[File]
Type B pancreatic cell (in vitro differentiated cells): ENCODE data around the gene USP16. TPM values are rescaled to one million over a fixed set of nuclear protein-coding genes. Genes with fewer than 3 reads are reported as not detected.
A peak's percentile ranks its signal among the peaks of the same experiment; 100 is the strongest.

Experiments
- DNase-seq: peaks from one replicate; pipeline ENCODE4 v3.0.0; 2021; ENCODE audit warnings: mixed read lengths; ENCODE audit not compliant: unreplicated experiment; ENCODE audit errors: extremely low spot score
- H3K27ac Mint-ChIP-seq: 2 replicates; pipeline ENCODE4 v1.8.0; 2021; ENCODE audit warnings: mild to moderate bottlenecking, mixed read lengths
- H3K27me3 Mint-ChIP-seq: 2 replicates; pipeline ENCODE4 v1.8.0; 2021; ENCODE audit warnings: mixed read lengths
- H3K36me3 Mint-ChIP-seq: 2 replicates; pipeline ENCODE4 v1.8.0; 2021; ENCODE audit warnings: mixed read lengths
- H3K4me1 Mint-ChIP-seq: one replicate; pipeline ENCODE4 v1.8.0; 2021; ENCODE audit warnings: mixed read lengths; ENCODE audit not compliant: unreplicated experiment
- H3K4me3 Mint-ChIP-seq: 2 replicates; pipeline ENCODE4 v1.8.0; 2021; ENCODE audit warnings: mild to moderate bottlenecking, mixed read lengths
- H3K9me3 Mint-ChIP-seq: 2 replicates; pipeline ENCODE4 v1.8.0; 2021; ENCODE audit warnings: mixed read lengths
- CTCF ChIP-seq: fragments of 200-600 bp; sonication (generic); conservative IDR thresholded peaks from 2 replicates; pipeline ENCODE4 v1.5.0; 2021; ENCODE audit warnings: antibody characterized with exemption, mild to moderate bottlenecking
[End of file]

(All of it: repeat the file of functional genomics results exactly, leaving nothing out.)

Type B pancreatic cell (in vitro differentiated cells): ENCODE data around the gene USP16. TPM values are rescaled to one million over a fixed set of nuclear protein-coding genes. Genes with fewer than 3 reads are reported as not detected.
A peak's percentile ranks its signal among the peaks of the same experiment; 100 is the strongest.

Experiments
- DNase-seq: peaks from one replicate; pipeline ENCODE4 v3.0.0; 2021; ENCODE audit warnings: mixed read lengths; ENCODE audit not compliant: unreplicated experiment; ENCODE audit errors: extremely low spot score
- H3K27ac Mint-ChIP-seq: 2 replicates; pipeline ENCODE4 v1.8.0; 2021; ENCODE audit warnings: mild to moderate bottlenecking, mixed read lengths
- H3K27me3 Mint-ChIP-seq: 2 replicates; pipeline ENCODE4 v1.8.0; 2021; ENCODE audit warnings: mixed read lengths
- H3K36me3 Mint-ChIP-seq: 2 replicates; pipeline ENCODE4 v1.8.0; 2021; ENCODE audit warnings: mixed read lengths
- H3K4me1 Mint-ChIP-seq: one replicate; pipeline ENCODE4 v1.8.0; 2021; ENCODE audit warnings: mixed read lengths; ENCODE audit not compliant: unreplicated experiment
- H3K4me3 Mint-ChIP-seq: 2 replicates; pipeline ENCODE4 v1.8.0; 2021; ENCODE audit warnings: mild to moderate bottlenecking, mixed read lengths
- H3K9me3 Mint-ChIP-seq: 2 replicates; pipeline ENCODE4 v1.8.0; 2021; ENCODE audit warnings: mixed read lengths
- CTCF ChIP-seq: fragments of 200-600 bp; sonication (generic); conservative IDR thresholded peaks from 2 replicates; pipeline ENCODE4 v1.5.0; 2021; ENCODE audit warnings: antibody characterized with exemption, mild to moderate bottlenecking